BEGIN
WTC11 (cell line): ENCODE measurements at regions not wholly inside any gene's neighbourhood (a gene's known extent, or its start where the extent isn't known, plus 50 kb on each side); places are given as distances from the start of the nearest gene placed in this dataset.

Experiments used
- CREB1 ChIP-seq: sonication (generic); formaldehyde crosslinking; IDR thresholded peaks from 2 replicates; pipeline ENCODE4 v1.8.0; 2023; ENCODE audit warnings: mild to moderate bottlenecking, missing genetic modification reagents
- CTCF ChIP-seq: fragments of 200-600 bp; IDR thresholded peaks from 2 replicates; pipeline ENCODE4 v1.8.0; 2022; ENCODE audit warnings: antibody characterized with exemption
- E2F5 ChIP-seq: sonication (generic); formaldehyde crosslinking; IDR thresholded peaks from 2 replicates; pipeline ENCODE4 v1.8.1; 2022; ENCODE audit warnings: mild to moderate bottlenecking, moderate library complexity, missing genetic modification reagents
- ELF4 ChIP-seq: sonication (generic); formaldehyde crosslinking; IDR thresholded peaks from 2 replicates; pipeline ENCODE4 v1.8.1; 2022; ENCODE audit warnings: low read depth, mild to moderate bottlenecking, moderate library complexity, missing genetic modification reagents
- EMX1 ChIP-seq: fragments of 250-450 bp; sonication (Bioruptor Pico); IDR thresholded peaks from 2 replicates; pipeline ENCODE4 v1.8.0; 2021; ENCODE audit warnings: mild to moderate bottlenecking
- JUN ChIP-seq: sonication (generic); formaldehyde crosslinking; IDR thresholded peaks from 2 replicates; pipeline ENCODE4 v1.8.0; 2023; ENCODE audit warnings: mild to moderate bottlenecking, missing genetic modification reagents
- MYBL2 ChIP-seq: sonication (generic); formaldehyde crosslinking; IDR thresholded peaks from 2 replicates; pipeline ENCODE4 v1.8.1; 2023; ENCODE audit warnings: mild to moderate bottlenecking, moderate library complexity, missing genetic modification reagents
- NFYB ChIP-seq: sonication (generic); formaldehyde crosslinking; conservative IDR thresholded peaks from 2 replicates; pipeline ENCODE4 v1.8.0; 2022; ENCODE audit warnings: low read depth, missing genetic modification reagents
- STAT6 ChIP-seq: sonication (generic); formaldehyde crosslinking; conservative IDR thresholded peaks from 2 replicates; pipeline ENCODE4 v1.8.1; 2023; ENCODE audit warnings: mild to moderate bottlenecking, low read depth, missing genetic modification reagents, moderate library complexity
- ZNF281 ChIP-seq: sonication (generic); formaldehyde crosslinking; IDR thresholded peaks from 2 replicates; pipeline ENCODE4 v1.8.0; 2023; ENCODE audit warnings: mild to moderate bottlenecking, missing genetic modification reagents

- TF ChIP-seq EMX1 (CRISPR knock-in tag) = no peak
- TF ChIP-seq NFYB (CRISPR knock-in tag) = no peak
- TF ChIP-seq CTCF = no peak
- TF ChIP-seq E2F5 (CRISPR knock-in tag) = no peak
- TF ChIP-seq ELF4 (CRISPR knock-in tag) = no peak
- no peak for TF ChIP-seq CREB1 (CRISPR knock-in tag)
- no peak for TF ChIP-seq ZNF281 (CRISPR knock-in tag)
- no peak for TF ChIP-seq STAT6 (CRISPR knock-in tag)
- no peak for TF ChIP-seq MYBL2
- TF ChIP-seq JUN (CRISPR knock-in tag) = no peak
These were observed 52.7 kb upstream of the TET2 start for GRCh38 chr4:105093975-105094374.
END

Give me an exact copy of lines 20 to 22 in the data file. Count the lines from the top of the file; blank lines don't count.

- no peak for TF ChIP-seq STAT6 (CRISPR knock-in tag)
- no peak for TF ChIP-seq MYBL2
- TF ChIP-seq JUN (CRISPR knock-in tag) = no peak